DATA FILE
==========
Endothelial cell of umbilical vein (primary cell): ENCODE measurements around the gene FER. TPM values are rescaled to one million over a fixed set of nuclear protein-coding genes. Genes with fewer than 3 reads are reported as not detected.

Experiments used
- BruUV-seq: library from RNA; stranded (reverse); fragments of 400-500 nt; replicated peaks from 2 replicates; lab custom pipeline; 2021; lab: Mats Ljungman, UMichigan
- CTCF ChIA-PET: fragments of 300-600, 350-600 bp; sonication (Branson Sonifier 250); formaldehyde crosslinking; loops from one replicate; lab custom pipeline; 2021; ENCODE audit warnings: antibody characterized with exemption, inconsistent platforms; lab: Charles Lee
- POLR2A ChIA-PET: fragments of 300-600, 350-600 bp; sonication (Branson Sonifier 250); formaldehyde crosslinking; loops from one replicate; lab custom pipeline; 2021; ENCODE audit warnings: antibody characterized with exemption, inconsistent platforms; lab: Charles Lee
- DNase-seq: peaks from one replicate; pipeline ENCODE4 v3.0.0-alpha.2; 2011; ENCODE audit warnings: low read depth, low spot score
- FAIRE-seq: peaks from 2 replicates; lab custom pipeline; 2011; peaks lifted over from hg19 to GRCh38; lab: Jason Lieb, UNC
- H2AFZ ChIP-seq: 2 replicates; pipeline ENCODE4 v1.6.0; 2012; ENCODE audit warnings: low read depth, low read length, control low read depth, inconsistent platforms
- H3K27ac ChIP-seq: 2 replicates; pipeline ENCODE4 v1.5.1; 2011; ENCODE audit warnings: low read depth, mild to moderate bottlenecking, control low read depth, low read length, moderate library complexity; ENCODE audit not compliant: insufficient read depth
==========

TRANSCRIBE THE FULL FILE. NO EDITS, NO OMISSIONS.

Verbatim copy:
Endothelial cell of umbilical vein (primary cell): ENCODE measurements around the gene FER. TPM values are rescaled to one million over a fixed set of nuclear protein-coding genes. Genes with fewer than 3 reads are reported as not detected.

Experiments used
- BruUV-seq: library from RNA; stranded (reverse); fragments of 400-500 nt; replicated peaks from 2 replicates; lab custom pipeline; 2021; lab: Mats Ljungman, UMichigan
- CTCF ChIA-PET: fragments of 300-600, 350-600 bp; sonication (Branson Sonifier 250); formaldehyde crosslinking; loops from one replicate; lab custom pipeline; 2021; ENCODE audit warnings: antibody characterized with exemption, inconsistent platforms; lab: Charles Lee
- POLR2A ChIA-PET: fragments of 300-600, 350-600 bp; sonication (Branson Sonifier 250); formaldehyde crosslinking; loops from one replicate; lab custom pipeline; 2021; ENCODE audit warnings: antibody characterized with exemption, inconsistent platforms; lab: Charles Lee
- DNase-seq: peaks from one replicate; pipeline ENCODE4 v3.0.0-alpha.2; 2011; ENCODE audit warnings: low read depth, low spot score
- FAIRE-seq: peaks from 2 replicates; lab custom pipeline; 2011; peaks lifted over from hg19 to GRCh38; lab: Jason Lieb, UNC
- H2AFZ ChIP-seq: 2 replicates; pipeline ENCODE4 v1.6.0; 2012; ENCODE audit warnings: low read depth, low read length, control low read depth, inconsistent platforms
- H3K27ac ChIP-seq: 2 replicates; pipeline ENCODE4 v1.5.1; 2011; ENCODE audit warnings: low read depth, mild to moderate bottlenecking, control low read depth, low read length, moderate library complexity; ENCODE audit not compliant: insufficient read depth